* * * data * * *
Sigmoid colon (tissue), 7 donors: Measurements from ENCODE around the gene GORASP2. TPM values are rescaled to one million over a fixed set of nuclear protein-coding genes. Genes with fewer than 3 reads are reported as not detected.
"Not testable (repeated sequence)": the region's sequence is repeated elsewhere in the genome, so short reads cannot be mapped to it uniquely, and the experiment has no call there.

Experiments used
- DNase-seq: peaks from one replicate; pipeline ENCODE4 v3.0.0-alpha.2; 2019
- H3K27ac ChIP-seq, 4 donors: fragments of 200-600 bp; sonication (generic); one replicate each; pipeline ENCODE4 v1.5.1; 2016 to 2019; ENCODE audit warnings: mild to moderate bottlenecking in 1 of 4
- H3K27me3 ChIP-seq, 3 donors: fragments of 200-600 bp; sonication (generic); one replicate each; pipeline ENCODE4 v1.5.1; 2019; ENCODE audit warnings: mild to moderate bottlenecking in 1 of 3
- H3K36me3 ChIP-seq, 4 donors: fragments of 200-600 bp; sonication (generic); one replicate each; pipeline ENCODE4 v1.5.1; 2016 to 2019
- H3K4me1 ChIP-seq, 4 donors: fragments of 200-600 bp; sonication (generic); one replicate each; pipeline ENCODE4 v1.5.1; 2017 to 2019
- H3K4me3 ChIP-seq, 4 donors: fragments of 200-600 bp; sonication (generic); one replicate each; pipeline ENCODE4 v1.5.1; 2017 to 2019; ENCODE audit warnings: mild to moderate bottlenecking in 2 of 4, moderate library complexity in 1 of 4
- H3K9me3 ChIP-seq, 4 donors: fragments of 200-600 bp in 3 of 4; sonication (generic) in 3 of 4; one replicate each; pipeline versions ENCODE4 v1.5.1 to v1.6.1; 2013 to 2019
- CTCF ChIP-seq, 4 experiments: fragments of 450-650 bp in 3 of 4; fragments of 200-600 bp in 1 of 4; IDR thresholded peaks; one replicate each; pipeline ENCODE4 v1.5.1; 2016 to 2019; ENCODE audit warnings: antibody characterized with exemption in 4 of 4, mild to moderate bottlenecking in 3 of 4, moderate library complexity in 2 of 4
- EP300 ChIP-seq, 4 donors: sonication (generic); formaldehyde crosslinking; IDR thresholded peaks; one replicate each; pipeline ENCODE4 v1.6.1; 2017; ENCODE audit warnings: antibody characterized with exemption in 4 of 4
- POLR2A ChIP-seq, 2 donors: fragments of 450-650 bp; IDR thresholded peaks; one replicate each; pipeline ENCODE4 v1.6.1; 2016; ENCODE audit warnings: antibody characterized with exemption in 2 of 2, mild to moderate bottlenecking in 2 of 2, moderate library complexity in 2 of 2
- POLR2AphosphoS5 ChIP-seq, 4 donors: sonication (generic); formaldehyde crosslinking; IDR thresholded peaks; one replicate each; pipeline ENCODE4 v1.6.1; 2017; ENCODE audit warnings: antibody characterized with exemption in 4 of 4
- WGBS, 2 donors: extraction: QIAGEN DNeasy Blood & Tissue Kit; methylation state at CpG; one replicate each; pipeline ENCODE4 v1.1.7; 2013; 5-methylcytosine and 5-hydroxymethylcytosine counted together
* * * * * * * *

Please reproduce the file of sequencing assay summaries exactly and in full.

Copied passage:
Sigmoid colon (tissue), 7 donors: Measurements from ENCODE around the gene GORASP2. TPM values are rescaled to one million over a fixed set of nuclear protein-coding genes. Genes with fewer than 3 reads are reported as not detected.
"Not testable (repeated sequence)": the region's sequence is repeated elsewhere in the genome, so short reads cannot be mapped to it uniquely, and the experiment has no call there.

Experiments used
- DNase-seq: peaks from one replicate; pipeline ENCODE4 v3.0.0-alpha.2; 2019
- H3K27ac ChIP-seq, 4 donors: fragments of 200-600 bp; sonication (generic); one replicate each; pipeline ENCODE4 v1.5.1; 2016 to 2019; ENCODE audit warnings: mild to moderate bottlenecking in 1 of 4
- H3K27me3 ChIP-seq, 3 donors: fragments of 200-600 bp; sonication (generic); one replicate each; pipeline ENCODE4 v1.5.1; 2019; ENCODE audit warnings: mild to moderate bottlenecking in 1 of 3
- H3K36me3 ChIP-seq, 4 donors: fragments of 200-600 bp; sonication (generic); one replicate each; pipeline ENCODE4 v1.5.1; 2016 to 2019
- H3K4me1 ChIP-seq, 4 donors: fragments of 200-600 bp; sonication (generic); one replicate each; pipeline ENCODE4 v1.5.1; 2017 to 2019
- H3K4me3 ChIP-seq, 4 donors: fragments of 200-600 bp; sonication (generic); one replicate each; pipeline ENCODE4 v1.5.1; 2017 to 2019; ENCODE audit warnings: mild to moderate bottlenecking in 2 of 4, moderate library complexity in 1 of 4
- H3K9me3 ChIP-seq, 4 donors: fragments of 200-600 bp in 3 of 4; sonication (generic) in 3 of 4; one replicate each; pipeline versions ENCODE4 v1.5.1 to v1.6.1; 2013 to 2019
- CTCF ChIP-seq, 4 experiments: fragments of 450-650 bp in 3 of 4; fragments of 200-600 bp in 1 of 4; IDR thresholded peaks; one replicate each; pipeline ENCODE4 v1.5.1; 2016 to 2019; ENCODE audit warnings: antibody characterized with exemption in 4 of 4, mild to moderate bottlenecking in 3 of 4, moderate library complexity in 2 of 4
- EP300 ChIP-seq, 4 donors: sonication (generic); formaldehyde crosslinking; IDR thresholded peaks; one replicate each; pipeline ENCODE4 v1.6.1; 2017; ENCODE audit warnings: antibody characterized with exemption in 4 of 4
- POLR2A ChIP-seq, 2 donors: fragments of 450-650 bp; IDR thresholded peaks; one replicate each; pipeline ENCODE4 v1.6.1; 2016; ENCODE audit warnings: antibody characterized with exemption in 2 of 2, mild to moderate bottlenecking in 2 of 2, moderate library complexity in 2 of 2
- POLR2AphosphoS5 ChIP-seq, 4 donors: sonication (generic); formaldehyde crosslinking; IDR thresholded peaks; one replicate each; pipeline ENCODE4 v1.6.1; 2017; ENCODE audit warnings: antibody characterized with exemption in 4 of 4
- WGBS, 2 donors: extraction: QIAGEN DNeasy Blood & Tissue Kit; methylation state at CpG; one replicate each; pipeline ENCODE4 v1.1.7; 2013; 5-methylcytosine and 5-hydroxymethylcytosine counted together